withershins [ with-er-shinz ]
adverb Chiefly Scot.
1. in a direction contrary to the natural one, especially contrary to the apparent course of the sun or counterclockwise: considered as unlucky or causing disaster.
Also wid·der·shins [wid-er-shinz] .
Origin: 1505–15; < Middle Low German weddersin(ne)s< Middle High German widdersinnes, equivalent to wider (Old High German widar) opposite (see with) + sinnes, genitive of sin way, course (cognate with Old English sīth); see send, -s
EXAMPLE SENTENCES FROM THE WEB FOR WITHERSHINS
Having arrived at their rendezvous, they danced round it ‘withershins’—that is, in reverse of the apparent motion of the sun.
WITCH, WARLOCK, AND MAGICIAN|WILLIAM HENRY DAVENPORT ADAMS
But this is telling our tale "withershins about," as they say in Netherby.
CLEG KELLY, ARAB OF THE CITY|S. R. (SAMUEL RUTHERFORD) CROCKETT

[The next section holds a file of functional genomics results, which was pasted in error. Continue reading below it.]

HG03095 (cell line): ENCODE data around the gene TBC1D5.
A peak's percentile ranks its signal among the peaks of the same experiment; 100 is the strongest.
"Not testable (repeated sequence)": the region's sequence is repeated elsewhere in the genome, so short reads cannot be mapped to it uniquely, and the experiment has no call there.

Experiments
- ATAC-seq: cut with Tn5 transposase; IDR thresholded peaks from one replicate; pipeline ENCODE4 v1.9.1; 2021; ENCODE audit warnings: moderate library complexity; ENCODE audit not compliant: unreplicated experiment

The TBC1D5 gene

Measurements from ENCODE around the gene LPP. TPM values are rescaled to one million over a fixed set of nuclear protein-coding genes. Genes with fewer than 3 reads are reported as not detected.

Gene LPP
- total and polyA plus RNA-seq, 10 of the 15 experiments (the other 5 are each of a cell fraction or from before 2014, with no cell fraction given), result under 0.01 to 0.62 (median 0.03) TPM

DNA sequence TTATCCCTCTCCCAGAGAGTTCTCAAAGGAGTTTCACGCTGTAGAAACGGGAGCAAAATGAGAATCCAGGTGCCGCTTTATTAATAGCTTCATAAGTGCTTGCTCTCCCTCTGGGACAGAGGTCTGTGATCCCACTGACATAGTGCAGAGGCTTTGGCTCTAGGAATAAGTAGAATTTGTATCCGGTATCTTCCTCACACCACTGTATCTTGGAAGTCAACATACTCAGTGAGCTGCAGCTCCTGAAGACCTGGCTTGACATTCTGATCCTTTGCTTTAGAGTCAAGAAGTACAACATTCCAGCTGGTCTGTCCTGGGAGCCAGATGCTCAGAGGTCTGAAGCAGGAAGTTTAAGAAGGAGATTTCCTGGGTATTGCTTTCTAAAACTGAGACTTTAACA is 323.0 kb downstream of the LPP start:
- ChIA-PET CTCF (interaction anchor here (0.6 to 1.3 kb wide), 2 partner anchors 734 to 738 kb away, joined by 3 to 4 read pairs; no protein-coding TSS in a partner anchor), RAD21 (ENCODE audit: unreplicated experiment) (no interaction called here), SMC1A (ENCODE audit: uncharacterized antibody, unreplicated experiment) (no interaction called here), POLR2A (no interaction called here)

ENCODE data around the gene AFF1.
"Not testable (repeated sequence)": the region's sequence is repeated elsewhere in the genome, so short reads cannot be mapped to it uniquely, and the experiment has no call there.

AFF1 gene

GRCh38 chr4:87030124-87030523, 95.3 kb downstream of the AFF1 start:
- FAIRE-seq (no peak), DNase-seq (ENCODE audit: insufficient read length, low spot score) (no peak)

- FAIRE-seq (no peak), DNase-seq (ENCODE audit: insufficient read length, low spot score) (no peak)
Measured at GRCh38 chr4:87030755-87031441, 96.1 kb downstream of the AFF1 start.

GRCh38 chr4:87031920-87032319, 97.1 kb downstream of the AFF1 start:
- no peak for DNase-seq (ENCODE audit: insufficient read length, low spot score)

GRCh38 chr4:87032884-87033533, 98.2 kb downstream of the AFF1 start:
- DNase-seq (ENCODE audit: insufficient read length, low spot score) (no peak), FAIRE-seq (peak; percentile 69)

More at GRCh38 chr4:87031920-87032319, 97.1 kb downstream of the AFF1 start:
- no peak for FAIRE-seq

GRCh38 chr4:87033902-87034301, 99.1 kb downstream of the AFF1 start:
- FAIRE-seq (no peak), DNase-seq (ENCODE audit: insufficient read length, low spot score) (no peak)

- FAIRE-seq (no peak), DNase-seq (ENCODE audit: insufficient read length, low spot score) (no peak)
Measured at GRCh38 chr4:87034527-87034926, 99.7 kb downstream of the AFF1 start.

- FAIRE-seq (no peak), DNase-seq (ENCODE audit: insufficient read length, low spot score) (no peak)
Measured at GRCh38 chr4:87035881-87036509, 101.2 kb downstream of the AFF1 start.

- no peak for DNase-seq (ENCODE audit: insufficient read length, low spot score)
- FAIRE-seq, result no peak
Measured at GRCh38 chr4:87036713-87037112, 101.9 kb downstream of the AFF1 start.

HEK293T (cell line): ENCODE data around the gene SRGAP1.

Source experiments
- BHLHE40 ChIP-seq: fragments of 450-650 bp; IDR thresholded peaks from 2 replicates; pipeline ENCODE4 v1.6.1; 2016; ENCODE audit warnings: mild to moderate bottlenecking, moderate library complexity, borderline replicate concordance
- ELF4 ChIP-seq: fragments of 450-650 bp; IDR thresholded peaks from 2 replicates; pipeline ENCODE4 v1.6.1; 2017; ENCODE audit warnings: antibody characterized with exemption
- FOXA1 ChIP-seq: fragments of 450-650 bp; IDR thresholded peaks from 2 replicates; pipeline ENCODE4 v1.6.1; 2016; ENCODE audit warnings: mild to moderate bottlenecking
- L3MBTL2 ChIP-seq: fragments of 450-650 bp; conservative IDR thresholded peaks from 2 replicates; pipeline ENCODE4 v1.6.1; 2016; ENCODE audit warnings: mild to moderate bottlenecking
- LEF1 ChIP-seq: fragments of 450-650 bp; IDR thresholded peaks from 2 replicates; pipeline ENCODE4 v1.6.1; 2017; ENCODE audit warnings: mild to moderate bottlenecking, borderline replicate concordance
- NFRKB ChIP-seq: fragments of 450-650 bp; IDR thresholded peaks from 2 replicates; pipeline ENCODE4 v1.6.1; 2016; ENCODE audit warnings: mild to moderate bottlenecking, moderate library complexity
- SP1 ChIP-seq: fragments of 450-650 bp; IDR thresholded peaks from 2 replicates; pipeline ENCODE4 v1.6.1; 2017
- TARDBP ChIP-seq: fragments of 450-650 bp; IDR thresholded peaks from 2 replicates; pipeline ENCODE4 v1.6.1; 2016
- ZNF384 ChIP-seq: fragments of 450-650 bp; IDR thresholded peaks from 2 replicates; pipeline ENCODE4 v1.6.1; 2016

To go 'withershins' seems to have been reserved for cursing and excommunication.
BALDER THE BEAUTIFUL, VOL. I.|SIR JAMES GEORGE FRAZER
A weak man like his learned brother Withershins was not a judge to keep the high-roads safe, and make crime tremble.
IN A GLASS DARKLY, V. 1/3|JOSEPH SHERIDAN LE FANU
To go round the person in the opposite direction, or “withershins,” is an evil incantation and brings ill-fortune.
THE KATH SARIT SGARA|SOMADEVA BHATTA
Now YOU come up with a sentence (or fic? or graphic?) that best illustrates the word.